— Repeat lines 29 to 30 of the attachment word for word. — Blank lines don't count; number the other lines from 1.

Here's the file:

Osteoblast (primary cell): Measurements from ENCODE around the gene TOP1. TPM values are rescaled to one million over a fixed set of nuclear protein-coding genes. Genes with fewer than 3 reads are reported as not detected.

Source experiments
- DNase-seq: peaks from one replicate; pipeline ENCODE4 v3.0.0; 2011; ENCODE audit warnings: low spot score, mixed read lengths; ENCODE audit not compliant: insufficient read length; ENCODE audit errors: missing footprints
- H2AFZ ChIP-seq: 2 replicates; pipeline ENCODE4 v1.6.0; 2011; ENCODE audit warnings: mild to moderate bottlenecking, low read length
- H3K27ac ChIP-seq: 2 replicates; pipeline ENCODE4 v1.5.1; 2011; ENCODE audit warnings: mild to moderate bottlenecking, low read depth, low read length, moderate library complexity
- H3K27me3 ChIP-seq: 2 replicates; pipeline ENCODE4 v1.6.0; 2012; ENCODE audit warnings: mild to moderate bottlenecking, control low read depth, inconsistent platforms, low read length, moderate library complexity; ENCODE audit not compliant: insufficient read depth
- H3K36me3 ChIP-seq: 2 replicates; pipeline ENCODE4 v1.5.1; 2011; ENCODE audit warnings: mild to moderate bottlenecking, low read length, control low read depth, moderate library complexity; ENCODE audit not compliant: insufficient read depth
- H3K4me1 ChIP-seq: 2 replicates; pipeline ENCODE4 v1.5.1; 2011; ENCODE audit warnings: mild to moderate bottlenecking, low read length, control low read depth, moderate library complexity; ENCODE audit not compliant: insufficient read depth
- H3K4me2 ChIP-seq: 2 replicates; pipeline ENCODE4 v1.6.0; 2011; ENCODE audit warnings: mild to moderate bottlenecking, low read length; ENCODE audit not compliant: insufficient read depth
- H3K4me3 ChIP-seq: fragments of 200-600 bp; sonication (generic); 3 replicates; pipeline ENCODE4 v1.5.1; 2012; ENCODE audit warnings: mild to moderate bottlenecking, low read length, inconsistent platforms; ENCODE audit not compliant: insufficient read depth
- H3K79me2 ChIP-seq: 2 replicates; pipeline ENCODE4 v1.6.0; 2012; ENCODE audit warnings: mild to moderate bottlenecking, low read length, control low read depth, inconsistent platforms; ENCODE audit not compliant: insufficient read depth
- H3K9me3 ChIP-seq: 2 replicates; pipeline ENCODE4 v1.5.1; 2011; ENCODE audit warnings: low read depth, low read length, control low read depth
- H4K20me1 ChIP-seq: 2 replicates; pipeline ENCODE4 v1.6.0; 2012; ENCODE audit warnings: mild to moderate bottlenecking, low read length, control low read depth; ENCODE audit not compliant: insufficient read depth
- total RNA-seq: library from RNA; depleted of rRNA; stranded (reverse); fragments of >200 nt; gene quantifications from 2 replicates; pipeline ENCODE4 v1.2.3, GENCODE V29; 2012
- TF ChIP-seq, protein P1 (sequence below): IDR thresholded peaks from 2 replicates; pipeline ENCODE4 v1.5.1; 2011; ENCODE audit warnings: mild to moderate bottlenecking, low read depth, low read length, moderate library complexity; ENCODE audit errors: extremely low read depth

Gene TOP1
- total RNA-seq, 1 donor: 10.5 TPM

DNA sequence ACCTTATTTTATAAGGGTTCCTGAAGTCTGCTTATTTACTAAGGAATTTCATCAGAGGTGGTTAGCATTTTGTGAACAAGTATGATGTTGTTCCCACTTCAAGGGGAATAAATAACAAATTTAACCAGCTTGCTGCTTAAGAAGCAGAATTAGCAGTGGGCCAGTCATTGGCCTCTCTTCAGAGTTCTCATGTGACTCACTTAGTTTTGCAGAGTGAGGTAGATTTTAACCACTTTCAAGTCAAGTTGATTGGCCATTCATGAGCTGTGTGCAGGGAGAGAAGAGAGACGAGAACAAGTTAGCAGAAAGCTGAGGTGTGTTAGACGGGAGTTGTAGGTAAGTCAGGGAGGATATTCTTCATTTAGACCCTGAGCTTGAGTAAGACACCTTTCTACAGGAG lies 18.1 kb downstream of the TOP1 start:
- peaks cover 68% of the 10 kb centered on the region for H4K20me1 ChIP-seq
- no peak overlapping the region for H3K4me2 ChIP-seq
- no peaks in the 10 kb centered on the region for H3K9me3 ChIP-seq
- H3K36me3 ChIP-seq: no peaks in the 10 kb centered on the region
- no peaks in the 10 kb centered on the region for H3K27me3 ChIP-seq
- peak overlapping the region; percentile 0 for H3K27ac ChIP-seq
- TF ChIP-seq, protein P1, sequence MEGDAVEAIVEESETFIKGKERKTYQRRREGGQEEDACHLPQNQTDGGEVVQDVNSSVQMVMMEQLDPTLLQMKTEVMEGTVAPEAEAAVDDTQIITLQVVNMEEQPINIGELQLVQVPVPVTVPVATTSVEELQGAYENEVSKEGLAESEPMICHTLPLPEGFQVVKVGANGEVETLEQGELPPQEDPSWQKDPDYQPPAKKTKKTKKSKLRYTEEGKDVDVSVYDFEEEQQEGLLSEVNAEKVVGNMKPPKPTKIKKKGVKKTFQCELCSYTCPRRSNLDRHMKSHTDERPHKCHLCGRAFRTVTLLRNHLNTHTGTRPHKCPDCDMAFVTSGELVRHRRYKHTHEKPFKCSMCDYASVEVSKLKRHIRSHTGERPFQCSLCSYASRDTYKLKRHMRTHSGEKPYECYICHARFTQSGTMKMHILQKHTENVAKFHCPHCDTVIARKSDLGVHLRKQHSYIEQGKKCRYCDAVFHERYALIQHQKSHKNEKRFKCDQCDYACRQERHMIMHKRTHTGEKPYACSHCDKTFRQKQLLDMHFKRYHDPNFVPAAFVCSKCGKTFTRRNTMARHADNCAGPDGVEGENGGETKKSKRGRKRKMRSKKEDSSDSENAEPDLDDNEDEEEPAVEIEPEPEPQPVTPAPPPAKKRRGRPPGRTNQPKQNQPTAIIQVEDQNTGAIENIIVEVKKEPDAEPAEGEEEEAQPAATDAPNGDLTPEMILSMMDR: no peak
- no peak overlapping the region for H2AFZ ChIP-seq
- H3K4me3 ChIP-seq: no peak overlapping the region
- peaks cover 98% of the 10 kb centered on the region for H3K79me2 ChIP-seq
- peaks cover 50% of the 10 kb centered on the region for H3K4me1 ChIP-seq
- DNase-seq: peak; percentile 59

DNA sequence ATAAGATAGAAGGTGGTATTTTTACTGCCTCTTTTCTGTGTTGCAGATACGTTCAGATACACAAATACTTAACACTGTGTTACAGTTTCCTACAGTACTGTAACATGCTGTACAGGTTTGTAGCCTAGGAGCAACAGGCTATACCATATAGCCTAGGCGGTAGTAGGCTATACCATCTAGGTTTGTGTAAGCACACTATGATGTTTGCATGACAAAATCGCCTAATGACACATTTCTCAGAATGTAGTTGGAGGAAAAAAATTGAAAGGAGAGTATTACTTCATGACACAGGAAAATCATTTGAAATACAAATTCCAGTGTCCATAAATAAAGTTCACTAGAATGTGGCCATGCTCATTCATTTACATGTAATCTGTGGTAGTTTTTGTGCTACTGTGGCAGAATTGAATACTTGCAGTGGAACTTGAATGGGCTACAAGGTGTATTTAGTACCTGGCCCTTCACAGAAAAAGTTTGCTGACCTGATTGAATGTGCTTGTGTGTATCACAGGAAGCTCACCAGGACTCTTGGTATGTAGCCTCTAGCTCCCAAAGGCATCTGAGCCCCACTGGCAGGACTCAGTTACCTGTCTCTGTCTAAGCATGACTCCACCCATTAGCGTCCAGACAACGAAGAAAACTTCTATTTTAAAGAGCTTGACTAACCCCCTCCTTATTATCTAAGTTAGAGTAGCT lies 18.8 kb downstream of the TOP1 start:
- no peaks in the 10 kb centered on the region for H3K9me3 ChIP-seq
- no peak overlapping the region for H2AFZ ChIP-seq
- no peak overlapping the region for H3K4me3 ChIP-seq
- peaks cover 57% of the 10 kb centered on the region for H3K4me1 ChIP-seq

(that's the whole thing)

- peaks cover 50% of the 10 kb centered on the region for H3K4me1 ChIP-seq
- DNase-seq: peak; percentile 59